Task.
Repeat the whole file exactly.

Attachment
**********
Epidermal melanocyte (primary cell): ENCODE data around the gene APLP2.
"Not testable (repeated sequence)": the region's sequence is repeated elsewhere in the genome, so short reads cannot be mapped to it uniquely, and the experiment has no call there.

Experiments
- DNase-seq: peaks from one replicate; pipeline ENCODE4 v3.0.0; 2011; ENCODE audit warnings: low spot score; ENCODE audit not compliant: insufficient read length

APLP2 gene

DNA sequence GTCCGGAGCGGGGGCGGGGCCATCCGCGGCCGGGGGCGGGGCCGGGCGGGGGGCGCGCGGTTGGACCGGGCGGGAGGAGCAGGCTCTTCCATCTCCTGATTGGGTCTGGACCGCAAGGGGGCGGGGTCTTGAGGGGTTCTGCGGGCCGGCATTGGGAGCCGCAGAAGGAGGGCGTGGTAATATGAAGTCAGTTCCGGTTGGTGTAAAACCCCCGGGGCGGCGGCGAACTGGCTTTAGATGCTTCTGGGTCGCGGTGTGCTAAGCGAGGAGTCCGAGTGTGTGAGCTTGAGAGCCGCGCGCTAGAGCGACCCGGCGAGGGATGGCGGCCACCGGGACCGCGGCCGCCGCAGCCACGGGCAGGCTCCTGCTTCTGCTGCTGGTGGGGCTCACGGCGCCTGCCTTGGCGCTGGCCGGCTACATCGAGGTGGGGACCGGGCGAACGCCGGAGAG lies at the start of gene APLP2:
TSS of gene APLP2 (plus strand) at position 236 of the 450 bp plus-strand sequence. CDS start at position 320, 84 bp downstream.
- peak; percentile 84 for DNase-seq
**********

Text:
Epidermal melanocyte (primary cell): ENCODE data around the gene APLP2.
"Not testable (repeated sequence)": the region's sequence is repeated elsewhere in the genome, so short reads cannot be mapped to it uniquely, and the experiment has no call there.

Experiments
- DNase-seq: peaks from one replicate; pipeline ENCODE4 v3.0.0; 2011; ENCODE audit warnings: low spot score; ENCODE audit not compliant: insufficient read length

APLP2 gene

DNA sequence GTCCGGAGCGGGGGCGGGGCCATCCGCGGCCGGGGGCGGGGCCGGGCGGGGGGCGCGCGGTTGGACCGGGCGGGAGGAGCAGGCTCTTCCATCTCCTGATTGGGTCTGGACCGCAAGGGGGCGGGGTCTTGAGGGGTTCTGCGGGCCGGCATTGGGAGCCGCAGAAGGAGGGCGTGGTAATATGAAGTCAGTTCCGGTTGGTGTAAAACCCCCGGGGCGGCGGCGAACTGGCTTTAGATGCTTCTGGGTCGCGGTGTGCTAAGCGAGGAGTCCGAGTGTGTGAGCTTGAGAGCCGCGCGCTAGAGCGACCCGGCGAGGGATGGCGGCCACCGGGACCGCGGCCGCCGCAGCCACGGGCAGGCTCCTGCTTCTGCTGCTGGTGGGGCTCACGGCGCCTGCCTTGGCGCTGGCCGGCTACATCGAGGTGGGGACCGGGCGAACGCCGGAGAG lies at the start of gene APLP2:
TSS of gene APLP2 (plus strand) at position 236 of the 450 bp plus-strand sequence. CDS start at position 320, 84 bp downstream.
- peak; percentile 84 for DNase-seq